Could It’s a Wonderful Life prove ENO’s saviour? National Opera Arts Council cuts funding to London Coliseum
The operas that made him, at 61, one of America’s most famous and prolific composers struggle with epic themes: Dead Man Walking (2000) and, with librettist Gene Scheer, Moby Dick (2010 ). But Heggie stuck with a favorite mantra.
“Aim big or go home,” he says. “I need to be terrified before starting a new project so that I don’t repeat myself. I thought of the classic stories that have this sense of the big but also of magic and redemption.
“All the things we yearn for on vacation,” he continues. “It just came to me. I didn’t realize how hard the choice was going to be – honor the source but do something different. My writing partner said it was harder than Moby Dick.
After persuading Paramount Pictures to hand over the rights, which took a few years, this challenge was to reshape a much-loved story with a fast-paced script that jumps from the 1920s to the 1940s, from heaven to earth; from darkness to light. Heggie and Scheer chose to focus on the story’s numinous idea “that there are angels who see the value in our lives if only we would pay attention”.
One unspoken influence was her own father’s suicide when Heggie, who grew up in a small town outside of Columbus, Ohio, was just 10 years old. “Of course I thought of my father,” he says. “But my dad suffered really deeply from a mental illness that they couldn’t treat. George [Bailey] is driven by despair and fear and feels very alone.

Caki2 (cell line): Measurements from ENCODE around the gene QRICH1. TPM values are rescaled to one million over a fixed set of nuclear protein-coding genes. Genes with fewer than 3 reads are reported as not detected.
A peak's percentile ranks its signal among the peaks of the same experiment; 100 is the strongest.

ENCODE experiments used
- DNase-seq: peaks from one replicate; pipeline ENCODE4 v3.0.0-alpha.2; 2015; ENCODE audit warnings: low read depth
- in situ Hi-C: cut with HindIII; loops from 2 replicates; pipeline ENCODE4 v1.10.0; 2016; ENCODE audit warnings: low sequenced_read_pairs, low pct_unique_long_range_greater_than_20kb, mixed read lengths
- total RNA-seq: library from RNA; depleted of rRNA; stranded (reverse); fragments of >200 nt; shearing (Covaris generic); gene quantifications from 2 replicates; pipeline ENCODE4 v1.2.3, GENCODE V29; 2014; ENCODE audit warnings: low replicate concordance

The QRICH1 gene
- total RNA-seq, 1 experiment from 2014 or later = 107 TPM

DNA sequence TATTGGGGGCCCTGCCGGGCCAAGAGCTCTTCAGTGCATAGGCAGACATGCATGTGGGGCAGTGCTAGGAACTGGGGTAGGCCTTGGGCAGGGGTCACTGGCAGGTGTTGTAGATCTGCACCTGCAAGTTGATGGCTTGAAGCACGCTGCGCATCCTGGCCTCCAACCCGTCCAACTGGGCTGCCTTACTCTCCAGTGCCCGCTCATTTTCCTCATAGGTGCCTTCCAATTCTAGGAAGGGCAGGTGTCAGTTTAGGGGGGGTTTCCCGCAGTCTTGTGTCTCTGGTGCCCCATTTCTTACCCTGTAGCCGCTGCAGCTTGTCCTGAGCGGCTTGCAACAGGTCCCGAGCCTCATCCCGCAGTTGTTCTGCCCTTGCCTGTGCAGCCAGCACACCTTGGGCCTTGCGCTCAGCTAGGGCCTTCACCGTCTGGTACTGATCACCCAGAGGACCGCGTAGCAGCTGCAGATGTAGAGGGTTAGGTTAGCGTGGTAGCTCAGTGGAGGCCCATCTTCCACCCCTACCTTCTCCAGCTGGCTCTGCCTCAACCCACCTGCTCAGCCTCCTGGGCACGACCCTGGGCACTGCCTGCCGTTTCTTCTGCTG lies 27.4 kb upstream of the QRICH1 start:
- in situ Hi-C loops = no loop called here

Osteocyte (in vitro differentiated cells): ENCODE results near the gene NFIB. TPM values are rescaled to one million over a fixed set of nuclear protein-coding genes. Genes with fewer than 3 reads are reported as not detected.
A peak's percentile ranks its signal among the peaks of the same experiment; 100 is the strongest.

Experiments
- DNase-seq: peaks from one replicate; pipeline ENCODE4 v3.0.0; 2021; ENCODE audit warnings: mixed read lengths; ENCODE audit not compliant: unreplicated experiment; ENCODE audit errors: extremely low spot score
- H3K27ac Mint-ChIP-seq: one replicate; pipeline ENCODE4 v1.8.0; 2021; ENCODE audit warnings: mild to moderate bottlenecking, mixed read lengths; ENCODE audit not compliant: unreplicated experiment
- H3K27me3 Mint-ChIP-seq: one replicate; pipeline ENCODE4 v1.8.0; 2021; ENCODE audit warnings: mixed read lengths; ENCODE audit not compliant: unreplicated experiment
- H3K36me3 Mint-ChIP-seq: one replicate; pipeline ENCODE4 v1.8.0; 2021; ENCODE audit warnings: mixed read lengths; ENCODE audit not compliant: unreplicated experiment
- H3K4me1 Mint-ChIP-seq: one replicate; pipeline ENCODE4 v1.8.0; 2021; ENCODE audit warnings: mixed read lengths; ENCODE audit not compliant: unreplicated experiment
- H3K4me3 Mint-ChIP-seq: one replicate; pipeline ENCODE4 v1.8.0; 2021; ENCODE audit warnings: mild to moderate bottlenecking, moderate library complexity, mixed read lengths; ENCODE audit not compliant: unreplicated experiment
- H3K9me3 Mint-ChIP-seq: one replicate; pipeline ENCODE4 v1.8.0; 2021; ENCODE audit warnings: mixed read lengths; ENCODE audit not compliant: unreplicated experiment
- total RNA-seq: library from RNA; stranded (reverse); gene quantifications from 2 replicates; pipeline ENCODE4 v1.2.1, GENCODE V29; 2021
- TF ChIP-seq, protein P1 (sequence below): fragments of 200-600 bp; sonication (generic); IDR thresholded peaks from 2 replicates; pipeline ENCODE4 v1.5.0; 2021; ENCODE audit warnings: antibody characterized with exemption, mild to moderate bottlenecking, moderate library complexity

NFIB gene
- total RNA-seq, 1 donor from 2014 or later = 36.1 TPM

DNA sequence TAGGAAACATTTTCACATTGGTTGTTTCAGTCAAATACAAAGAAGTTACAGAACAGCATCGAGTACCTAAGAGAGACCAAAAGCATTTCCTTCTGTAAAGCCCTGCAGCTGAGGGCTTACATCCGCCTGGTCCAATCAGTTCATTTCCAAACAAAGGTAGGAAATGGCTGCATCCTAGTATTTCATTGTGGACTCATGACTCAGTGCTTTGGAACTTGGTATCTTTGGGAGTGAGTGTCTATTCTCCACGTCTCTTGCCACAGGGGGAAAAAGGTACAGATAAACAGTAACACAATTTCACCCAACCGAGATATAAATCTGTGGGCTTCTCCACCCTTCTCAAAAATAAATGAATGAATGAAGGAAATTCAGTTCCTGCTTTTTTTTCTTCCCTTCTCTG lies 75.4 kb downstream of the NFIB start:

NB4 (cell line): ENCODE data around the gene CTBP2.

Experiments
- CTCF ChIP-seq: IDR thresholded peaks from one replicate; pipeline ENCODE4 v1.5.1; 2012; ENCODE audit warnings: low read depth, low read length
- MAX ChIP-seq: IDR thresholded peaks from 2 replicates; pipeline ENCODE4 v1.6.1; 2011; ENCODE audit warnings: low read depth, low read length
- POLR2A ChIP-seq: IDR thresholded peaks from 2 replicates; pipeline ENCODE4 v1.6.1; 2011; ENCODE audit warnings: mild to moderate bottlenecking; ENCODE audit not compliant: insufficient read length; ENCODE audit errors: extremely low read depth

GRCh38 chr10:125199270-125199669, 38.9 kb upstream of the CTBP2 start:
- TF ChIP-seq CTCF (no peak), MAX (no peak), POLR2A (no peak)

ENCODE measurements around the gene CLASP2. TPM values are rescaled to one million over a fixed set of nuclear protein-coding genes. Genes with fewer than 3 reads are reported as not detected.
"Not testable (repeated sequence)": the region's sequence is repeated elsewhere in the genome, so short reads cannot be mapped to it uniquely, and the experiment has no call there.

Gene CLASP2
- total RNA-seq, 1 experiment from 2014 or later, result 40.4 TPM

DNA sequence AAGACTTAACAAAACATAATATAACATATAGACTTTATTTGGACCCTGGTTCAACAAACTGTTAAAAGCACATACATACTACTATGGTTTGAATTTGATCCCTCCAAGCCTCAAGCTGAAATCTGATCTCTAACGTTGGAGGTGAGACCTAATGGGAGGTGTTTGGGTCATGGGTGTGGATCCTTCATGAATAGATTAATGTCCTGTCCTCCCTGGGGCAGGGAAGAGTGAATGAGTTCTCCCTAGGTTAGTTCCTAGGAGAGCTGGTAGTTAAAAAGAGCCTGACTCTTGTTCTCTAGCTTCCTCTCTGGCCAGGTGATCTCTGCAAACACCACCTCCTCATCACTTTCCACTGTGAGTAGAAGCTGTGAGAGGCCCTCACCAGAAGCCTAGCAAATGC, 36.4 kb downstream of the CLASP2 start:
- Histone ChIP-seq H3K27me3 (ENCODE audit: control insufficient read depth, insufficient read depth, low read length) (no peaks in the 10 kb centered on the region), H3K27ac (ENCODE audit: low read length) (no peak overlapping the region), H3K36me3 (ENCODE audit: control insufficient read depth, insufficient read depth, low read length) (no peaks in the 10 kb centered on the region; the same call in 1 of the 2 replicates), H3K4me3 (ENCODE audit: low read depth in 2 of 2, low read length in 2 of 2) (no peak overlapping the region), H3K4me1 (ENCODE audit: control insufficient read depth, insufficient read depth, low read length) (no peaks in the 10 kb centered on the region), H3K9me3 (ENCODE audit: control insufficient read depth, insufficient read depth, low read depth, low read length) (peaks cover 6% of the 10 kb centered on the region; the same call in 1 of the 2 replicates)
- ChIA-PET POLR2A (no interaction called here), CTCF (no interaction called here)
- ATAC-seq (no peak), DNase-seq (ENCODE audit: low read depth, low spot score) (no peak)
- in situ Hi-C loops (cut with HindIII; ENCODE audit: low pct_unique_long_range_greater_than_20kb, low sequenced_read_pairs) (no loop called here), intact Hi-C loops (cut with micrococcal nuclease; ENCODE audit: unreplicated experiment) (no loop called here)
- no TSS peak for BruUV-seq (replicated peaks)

Prevented from living life on a larger canvas, George is an intricate portrait of small-town heroism. Circumstances prevent him from leaving for college, for his honeymoon, or for the war, unlike his brother Harry who returns as a hero. Unlike Stewart too: a decorated veteran of 20 outings in Europe, it was his first role in five years.
It’s quite a mantle to inherit for Frederick Ballentine, the American tenor who lit up the London Coliseum in 2018 playing drug-dealing pimp Sportin’ Life in Porgy and Bess. He had not seen the film. “I thought it had such a tradition in the States that I probably should know because I’m a good conservatory boy and I learn by example,” he says.
“Overall,” he adds regretfully, “it might have been up to me not to watch it. I guess there’s more levity [in the screen character]. It’s James Stewart, but is it an opera?